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Globalizing Karma Yoga!

July 19, 2009 by claire

ClaireGLightwaves editor Claire Gilmore has been living in her home town of Cumberland for the past 6 weeks.  She does the dishes, does some research, and exposes her passion for Karma Yoga as a mildly-stated manifesto.

It’s 12:30 am and I’m tidying up the house and doing the dishes. My sister and I are living together for the time being, in the house where we grew up – we just had a barbecue dinner with some of her friends, and they’ve gone out on the town embodying the blustery energy of a hurricane.

As I’m doing the dishes, I feel this strange absence… something has changed.  What’s missing? It’s the feeling of resentment I would have had in the past if I had perceived that I was ‘cleaning up after my sister and her friends,’ the careful weighing of who has done what lately, the mental score sheet, checking to make sure that we’re ‘even’ in our contribution to the household work.  It feels strangely empty – where are all the odious thoughts that would normally be taking up my mental space in this scenario?  There’s just space, and… peace.

I amuse myself, thinking that trickster Krishna has stolen my score card.  Another explanation comes in, though – Karma Yoga. What is Karma Yoga?  After having lived as a Karma Yogi for around a year in an Ashram where Karma Yoga is the primary practice, I feel like the truest explanation I have is to say that it has to be experienced to be understood.  The main idea is to act without being attached to the fruits of our actions, be they money, fame, approval, acceptance, even a feeling of having ‘done good.’  It sounds difficult and tends to be more difficult than it sounds. I discovered though, that with patience and practice, Karma Yoga paradoxically can bring an unexpected, different and subtly sweet kind of fruit.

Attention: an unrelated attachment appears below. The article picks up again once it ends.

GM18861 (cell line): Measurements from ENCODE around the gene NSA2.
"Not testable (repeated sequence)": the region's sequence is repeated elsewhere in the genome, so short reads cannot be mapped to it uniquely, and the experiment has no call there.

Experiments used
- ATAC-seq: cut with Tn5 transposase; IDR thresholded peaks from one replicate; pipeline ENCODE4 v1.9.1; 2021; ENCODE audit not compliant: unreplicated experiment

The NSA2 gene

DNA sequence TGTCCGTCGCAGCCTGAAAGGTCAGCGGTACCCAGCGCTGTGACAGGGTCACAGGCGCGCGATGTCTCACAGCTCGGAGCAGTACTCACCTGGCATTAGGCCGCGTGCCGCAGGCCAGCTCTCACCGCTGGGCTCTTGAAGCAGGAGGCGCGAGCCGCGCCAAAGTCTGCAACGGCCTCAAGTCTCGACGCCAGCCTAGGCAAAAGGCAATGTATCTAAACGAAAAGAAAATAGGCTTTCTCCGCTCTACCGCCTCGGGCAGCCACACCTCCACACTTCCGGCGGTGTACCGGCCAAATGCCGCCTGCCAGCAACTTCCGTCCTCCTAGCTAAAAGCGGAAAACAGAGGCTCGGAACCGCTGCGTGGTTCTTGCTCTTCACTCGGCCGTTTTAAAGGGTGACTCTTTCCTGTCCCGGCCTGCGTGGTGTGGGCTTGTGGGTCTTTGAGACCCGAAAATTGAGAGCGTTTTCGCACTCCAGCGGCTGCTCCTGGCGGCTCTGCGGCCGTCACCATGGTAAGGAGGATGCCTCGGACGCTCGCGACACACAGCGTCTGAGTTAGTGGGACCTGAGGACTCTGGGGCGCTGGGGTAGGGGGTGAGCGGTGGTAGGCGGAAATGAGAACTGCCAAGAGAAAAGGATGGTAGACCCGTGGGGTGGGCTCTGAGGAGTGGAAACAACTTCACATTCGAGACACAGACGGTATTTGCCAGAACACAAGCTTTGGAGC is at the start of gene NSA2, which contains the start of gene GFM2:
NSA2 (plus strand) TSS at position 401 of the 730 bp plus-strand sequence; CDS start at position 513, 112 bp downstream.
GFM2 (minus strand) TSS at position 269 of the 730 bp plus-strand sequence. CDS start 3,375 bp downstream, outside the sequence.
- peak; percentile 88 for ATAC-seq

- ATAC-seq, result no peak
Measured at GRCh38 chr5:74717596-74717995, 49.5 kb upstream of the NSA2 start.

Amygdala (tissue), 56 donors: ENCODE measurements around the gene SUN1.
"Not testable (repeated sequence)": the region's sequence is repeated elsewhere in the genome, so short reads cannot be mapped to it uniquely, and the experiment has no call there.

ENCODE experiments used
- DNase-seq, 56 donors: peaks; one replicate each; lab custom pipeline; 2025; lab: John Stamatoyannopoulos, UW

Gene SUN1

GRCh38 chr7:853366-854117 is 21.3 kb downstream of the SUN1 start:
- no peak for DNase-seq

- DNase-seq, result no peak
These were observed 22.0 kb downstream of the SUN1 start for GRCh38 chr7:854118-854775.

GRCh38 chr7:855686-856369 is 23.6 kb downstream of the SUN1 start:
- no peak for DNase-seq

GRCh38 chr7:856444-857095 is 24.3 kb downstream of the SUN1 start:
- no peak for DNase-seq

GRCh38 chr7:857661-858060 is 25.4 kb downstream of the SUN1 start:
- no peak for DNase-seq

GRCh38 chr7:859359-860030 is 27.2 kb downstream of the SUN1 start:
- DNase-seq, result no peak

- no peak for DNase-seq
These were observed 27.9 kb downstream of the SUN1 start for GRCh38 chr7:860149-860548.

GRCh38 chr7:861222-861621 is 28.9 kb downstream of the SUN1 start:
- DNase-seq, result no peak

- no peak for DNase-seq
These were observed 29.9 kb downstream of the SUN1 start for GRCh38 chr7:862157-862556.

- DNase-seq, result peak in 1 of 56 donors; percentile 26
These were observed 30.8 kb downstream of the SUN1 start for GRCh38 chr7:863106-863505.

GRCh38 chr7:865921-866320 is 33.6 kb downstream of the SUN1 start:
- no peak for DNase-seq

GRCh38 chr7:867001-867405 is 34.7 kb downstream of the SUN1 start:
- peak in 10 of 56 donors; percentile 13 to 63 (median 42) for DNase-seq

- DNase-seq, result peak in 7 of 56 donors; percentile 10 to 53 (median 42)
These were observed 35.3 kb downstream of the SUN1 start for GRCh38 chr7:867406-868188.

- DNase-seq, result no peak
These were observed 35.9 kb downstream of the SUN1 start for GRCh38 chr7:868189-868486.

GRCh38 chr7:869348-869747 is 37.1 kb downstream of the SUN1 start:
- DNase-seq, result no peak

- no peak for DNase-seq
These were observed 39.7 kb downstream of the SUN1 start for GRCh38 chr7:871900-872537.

When I first left the Ashram, I experienced a sort of culture shock.  I had become accustomed to a world whose very foundation is Karma Yoga, selfless service. People are giving, working, offering their energy and time and willingness out of devotion and commitment to their ideals.  I remember how strange that felt when I initially entered in – I was suspicious – ‘what’s this all about? what’s really going on here?’ I watched other people entering in with the same skepticism – natural, really, coming from a culture that, on the whole, holds tightly to a set of me-first, rugged-individual, ‘what-do-I-get-out-of-it?’ values.  After spending a year in the Ashram, a culture based on giving felt like the natural, truly human thing.  Why would it be otherwise?

I remember, years back, when I was first gaining a sort of political consciousness and world-view, coming across the idea of ‘gift economies’ in an anarchist propaganda newspaper. The article talked about economies based on giving, and gave examples, such as the tradition of potlatch among First Nations on the west coast. These economies were based on a perception of abundance, whereas our current exchange economy is based on a perception of scarcity.  We hold tightly to what we have, and only give if we are definitely going to receive something in return.